In a stand-your-ground state, a person is legally justified in using deadly force in self-defense without any duty to retreat. This means that a person can use deadly force to defend themselves or another person against an imminent threat of death or serious bodily harm without having to first try to escape or retreat.
Arizona is a stand-your-ground state. This means that a person in Arizona is legally justified in using deadly force in self-defense without any duty to retreat if they reasonably believe that they or another person is in imminent danger of death or serious bodily harm.
The stand-your-ground law in Arizona is codified in Arizona Revised Statutes (A.R.S.) section 13-411. This statute states that a person is justified in using deadly physical force against another person if the person reasonably believes that the other person:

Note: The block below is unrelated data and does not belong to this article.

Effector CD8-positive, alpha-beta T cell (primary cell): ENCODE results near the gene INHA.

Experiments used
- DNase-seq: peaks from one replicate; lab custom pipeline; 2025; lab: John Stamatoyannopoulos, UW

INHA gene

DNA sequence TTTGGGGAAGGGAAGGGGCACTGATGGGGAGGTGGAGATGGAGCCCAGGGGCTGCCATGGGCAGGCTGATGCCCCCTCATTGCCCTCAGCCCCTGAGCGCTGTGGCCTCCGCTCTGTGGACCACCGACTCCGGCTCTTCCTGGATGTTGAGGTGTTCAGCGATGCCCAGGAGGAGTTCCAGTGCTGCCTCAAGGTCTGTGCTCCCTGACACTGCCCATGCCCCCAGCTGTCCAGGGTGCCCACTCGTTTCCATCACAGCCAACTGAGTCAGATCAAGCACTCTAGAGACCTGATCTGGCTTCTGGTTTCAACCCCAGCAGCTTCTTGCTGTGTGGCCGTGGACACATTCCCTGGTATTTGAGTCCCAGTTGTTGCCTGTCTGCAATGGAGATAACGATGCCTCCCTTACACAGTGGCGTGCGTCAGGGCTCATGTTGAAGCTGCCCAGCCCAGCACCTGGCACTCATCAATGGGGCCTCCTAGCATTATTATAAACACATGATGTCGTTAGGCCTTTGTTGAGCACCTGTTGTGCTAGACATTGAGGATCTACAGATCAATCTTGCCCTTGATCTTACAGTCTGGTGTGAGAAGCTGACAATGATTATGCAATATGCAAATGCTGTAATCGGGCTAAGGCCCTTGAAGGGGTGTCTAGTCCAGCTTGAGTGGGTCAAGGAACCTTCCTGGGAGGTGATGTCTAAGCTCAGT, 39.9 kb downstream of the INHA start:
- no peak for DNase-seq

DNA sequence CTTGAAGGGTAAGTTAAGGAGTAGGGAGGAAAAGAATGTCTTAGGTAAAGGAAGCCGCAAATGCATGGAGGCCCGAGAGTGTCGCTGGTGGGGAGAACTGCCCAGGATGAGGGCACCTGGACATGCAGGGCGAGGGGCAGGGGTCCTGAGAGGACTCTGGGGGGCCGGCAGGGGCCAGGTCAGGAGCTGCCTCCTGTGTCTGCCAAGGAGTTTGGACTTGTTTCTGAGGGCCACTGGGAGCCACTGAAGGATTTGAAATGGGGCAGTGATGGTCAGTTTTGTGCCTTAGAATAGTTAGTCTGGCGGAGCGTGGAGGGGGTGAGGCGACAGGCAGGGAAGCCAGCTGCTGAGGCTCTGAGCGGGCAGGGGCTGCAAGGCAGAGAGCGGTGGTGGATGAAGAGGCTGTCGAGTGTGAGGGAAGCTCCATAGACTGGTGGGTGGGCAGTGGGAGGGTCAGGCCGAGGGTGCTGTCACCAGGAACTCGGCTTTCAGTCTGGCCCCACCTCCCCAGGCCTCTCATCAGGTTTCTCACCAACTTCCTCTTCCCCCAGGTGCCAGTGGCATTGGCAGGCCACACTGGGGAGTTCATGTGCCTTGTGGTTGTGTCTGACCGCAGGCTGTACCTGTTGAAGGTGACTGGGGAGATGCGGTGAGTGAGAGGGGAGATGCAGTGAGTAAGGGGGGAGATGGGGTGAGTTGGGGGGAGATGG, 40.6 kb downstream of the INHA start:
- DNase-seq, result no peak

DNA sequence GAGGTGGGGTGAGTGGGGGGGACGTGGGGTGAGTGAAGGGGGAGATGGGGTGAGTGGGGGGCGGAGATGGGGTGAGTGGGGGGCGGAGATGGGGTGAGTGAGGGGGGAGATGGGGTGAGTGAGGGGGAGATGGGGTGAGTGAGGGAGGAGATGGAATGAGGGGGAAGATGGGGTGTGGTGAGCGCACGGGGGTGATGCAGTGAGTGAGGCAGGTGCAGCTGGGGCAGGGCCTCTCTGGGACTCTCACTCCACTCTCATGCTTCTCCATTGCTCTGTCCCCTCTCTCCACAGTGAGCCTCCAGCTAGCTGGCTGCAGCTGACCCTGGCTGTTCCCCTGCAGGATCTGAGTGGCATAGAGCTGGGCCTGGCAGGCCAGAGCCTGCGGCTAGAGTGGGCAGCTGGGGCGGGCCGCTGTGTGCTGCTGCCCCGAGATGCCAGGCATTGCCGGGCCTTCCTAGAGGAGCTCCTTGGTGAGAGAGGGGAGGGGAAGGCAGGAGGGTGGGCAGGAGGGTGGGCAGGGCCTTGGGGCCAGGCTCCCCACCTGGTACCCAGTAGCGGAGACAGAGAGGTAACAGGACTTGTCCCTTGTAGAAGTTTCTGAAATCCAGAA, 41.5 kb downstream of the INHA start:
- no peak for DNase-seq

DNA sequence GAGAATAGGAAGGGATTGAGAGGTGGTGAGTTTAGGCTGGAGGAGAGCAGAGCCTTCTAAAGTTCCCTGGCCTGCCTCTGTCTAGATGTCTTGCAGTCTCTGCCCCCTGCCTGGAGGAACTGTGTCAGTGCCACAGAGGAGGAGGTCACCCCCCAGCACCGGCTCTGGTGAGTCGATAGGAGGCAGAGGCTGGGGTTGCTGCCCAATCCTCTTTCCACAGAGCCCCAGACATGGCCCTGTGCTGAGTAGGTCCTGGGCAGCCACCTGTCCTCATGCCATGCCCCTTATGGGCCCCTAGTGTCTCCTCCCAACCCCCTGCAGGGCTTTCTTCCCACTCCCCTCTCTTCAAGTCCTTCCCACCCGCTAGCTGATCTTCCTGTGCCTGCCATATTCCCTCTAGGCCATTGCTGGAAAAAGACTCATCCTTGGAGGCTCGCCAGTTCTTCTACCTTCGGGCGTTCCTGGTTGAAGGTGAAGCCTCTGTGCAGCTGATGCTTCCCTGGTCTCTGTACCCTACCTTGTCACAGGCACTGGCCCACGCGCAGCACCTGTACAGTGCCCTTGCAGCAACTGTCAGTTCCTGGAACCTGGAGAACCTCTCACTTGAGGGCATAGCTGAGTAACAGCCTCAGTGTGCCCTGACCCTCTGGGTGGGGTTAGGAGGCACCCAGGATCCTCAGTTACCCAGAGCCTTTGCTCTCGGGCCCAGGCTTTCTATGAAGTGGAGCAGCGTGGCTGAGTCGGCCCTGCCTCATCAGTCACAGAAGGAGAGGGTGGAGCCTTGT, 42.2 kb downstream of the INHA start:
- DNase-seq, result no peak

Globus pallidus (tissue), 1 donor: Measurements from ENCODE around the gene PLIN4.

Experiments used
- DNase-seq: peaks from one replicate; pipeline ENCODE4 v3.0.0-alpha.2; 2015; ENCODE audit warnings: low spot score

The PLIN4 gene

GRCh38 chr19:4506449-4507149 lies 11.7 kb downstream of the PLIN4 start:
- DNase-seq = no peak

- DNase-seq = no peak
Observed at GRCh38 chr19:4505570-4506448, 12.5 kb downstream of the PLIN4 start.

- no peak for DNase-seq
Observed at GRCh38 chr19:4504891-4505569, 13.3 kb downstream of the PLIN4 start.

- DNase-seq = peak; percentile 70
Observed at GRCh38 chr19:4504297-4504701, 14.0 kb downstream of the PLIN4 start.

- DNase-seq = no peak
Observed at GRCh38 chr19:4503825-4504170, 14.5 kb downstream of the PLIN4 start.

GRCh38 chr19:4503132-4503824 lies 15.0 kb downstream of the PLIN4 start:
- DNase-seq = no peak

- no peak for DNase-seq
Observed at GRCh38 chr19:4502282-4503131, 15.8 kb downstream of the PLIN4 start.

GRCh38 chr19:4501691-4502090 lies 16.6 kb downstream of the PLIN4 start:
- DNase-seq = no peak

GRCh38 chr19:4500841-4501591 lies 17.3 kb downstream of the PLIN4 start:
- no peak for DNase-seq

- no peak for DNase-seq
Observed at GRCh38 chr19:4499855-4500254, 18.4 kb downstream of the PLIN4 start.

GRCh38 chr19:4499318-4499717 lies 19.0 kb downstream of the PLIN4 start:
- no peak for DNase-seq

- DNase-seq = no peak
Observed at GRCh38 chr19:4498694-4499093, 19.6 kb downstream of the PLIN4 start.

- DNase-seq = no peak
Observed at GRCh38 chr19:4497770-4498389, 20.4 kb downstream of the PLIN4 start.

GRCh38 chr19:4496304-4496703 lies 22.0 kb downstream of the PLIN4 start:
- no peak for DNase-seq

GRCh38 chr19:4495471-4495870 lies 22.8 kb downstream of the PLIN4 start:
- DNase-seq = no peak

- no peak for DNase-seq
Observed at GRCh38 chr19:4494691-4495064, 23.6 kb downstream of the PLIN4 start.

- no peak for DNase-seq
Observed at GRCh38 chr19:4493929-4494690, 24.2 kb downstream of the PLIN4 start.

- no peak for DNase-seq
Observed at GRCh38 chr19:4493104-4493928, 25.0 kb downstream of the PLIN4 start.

- Is attempting or about to commit a violent felony
- Is using or attempting to use deadly force against the person or another person
- Has entered or is attempting to enter the person’s home without permission
- Is attempting to commit theft or aggravated robbery
- Is attempting to commit arson or burglary
- Is attempting to commit criminal damage to the person’s property
- Is attempting to commit kidnapping or sexual assault
The stand-your-ground law in Arizona also applies to a person who is in a public place and is being attacked by another person. The person is justified in using deadly force to defend themselves against the attack even if they could have retreated safely.
The stand-your-ground law in Arizona is a controversial law. Some people believe that the law makes it too easy for people to use deadly force in self-defense. Others believe that the law is necessary to protect people from criminals.
In recent years, there have been several high-profile cases in Arizona where people have been charged with murder after using deadly force in self-defense. These cases have raised questions about the scope of the stand-your-ground law and whether it is being applied fairly.